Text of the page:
The Saffers that need a good laugh need to go and watch this TV documentary. It is extremely well done, and done by professionals. No doubt about that!! What is so amusing, to me at least, is this Louis guy. This stupid naive ignorant dumb pratt does not have the first idea, NOT THE FIRST IDEA about 3rd world stuff. He thinks that 1st world standards can be applied to a 3rd world country.
***Louis, showing his extraordinary bravery.... *** Yeah Right!!! Tough man with a big security company right around him!!!
*** these shows could have been in almost any country*** No they couldn't!!! Those other countries don't have the privilege of having BLACK heathen savages running amok.
Check the end bit. William, the hero in the movie, asks him, Louis, what his crime solution is.
If I knew William's address, I would send him the 2 point 5!!!!
Vote William for President!!!
TV Review: Louis Theroux: Law and Disorder in Johannesburg, BBC Two, 7 December, 9pm
Last week, we saw Louis Theroux in Philadelphia, looking at the wrong side of the tracks where violence and crime are a way of surviving. One TV Scoop reader said "Jo-burg's gonna make that place look like an English seaside resort on a Friday night though" in anticipation of last night's Louis Theroux: Law and Disorder in Johannesburg (BBC Two, 7 December, 9pm). Boy, were they right. While Philadelphia was as tough as old boots, Johannesburg was so much more savage and brutal, with guerilla security rackets patrolling the streets and battering people unconscious while Louis looked on agog.
When looking at the problems in Johannesburg, one fact relayed in last night's show really hit home. One security group stated pretty flatly that "two to three people are lost... a month". That's the people they know about! All in one city. Jo-berg, has Louis nervously pointed out, certainly seems to be a "lawless" place, where "people are killed like chickens."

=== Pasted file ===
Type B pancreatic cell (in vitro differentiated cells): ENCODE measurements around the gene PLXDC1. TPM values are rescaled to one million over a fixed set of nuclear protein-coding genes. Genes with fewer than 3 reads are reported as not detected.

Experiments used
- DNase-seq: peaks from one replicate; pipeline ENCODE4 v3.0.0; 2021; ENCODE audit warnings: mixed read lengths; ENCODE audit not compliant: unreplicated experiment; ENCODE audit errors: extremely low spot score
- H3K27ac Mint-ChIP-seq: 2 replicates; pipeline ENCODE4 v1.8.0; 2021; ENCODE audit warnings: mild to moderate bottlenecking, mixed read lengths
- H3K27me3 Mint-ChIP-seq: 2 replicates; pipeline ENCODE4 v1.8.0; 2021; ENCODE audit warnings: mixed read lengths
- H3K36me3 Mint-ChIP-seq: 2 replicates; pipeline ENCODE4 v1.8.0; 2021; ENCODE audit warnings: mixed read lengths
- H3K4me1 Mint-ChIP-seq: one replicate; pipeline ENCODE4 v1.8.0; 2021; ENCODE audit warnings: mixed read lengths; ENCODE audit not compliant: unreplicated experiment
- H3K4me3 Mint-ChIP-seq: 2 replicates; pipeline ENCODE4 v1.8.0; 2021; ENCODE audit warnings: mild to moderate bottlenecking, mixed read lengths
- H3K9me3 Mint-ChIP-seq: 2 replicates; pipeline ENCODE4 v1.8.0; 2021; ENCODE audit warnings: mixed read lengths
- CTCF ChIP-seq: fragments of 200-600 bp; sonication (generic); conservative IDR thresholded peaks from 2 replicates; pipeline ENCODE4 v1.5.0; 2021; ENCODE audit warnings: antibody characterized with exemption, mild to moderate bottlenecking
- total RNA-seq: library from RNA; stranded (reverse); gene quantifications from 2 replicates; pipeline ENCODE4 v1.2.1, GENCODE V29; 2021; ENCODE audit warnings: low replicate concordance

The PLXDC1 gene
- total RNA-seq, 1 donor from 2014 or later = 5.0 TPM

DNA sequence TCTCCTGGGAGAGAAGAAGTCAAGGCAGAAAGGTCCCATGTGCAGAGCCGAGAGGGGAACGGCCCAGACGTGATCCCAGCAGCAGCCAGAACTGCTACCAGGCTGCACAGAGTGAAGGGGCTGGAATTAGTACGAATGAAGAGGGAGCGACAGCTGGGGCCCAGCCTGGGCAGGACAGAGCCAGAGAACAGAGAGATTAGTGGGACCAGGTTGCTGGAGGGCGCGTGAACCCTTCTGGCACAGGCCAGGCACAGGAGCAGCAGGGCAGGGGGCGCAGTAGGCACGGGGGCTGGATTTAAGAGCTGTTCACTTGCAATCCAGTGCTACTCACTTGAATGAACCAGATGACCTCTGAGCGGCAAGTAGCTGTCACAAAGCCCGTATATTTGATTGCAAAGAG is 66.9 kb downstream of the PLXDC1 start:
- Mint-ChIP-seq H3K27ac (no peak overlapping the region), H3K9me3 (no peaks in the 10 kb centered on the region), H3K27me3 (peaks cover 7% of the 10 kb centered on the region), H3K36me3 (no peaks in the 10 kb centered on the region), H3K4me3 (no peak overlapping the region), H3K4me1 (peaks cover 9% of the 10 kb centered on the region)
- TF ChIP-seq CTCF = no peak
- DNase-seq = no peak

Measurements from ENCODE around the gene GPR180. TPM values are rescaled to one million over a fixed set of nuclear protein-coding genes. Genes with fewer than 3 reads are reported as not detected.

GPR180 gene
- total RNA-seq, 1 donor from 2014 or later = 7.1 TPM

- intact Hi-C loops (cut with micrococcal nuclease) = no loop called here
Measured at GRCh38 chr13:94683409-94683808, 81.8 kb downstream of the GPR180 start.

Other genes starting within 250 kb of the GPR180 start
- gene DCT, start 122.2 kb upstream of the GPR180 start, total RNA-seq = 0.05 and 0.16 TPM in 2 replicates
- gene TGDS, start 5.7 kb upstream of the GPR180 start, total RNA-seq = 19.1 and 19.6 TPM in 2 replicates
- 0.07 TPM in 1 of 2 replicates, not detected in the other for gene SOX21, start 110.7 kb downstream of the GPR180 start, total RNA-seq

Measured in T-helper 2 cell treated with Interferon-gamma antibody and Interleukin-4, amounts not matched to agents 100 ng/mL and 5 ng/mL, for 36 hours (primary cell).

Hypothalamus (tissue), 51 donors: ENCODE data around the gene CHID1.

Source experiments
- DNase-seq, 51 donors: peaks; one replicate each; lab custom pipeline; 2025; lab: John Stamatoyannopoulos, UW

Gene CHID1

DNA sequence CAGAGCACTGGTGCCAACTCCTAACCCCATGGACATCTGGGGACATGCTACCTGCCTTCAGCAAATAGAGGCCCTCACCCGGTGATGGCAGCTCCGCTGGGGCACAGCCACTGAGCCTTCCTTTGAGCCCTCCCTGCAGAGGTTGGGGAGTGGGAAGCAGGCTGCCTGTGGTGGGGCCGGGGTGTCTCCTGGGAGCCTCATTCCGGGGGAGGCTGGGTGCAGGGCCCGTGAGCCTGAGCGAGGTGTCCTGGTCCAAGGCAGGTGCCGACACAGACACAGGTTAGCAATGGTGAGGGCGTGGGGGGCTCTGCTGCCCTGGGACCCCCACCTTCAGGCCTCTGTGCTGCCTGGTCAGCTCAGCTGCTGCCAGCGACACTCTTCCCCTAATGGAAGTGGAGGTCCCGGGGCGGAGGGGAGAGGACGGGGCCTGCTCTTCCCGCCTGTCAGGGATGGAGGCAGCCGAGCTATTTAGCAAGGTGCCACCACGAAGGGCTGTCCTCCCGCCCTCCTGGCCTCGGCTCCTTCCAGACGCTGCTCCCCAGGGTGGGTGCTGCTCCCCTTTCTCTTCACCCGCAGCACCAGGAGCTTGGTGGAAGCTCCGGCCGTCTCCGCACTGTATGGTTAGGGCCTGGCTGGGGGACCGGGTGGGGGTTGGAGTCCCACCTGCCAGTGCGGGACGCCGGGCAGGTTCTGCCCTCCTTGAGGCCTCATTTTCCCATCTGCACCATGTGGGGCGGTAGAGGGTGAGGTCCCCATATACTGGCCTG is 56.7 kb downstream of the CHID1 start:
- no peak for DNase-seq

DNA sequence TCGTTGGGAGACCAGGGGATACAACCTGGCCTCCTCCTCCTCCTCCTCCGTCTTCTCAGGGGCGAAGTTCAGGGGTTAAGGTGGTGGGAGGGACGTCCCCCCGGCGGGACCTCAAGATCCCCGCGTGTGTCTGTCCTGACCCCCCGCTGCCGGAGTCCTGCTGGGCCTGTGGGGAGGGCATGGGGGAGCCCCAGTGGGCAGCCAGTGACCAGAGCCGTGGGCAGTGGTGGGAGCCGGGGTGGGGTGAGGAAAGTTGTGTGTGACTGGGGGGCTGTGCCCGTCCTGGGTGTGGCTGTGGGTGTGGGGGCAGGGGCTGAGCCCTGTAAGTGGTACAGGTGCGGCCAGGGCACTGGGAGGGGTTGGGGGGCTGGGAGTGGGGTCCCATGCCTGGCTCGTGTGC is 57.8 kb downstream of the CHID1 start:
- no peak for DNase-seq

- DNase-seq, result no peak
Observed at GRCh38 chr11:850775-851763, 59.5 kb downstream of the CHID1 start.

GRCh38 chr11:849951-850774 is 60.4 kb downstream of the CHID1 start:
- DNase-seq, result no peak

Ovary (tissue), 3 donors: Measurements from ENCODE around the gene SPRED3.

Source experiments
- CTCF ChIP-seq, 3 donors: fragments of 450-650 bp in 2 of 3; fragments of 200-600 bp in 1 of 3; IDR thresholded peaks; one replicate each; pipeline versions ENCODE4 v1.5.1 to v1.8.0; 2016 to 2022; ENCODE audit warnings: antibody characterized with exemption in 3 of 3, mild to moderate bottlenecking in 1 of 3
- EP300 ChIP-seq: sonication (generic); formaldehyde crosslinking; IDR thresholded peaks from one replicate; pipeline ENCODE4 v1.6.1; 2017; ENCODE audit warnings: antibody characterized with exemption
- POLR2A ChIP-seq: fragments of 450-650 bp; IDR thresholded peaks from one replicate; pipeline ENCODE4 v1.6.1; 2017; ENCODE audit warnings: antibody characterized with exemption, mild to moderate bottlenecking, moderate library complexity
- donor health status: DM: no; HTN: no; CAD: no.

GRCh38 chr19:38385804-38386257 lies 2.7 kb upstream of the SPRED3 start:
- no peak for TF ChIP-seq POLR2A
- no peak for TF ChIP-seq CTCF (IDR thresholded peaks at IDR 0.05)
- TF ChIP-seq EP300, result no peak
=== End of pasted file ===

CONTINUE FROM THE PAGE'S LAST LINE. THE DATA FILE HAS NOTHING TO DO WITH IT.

Through Louis' inquisitive eyes, it almost felt like we, the viewer, were watching the brutality first hand. From the start, there was a tension which I've never come across before in a TV show. It really was horribly arresting. In America, there's at least a rudimentary code of the streets. In Jo-berg, it's way more marshal law, more talking with fists, knives, gold clubs... a lot of South African blood is shed on those wild walkways.
There was one segment in the show where Theroux was caught in a melee, with Bad Boyz, a security firm, which showed how the justice works. People were blinded with pepper spray and kicked around the head while grounded... it was a pretty vicious couple of minutes. However, what followed, was far more serious. William (of Mapogo, another firm) was turned on by the community, with hundreds of angry people wanting to burn his body in the street after an attack by his mob. Shocking stuff.
Louis, showing his extraordinary bravery, speaks to one criminal who goes into what how he extorts money, by attacking people's children, sticking people's heads in ovens, holding knives to necks... the list went on... but in all of this, Theroux didn't go all Daily Mail on us, but rather, recognised the dire situation that showed a futile and dire situation that created more victims than victors, with a people who had completely lost faith with the official police force.
One of the most worrying aspects of the show is that as awful as the situation is on Johannesburg, and last week in Philadelphia, these shows could have been in almost any country. Theroux could've easily been in Rio's favelas, or poorer parts of China, rules by Triad gangs. There's a nagging feeling that this endless cycle of violence and corruption goes on in every city in the world. This obviously applies to both the underworld and the police force. One thing is for certain, it's a cycle of shit that will probably never go away.
One thing is for certain: We Brits are incredibly lucky. With this brace of shows, I think Louis Theroux has made his finest work. Moving, shocking and shining a light on the pockets of a section of society that has been conveniently forgotten about. This really was TV at it's best.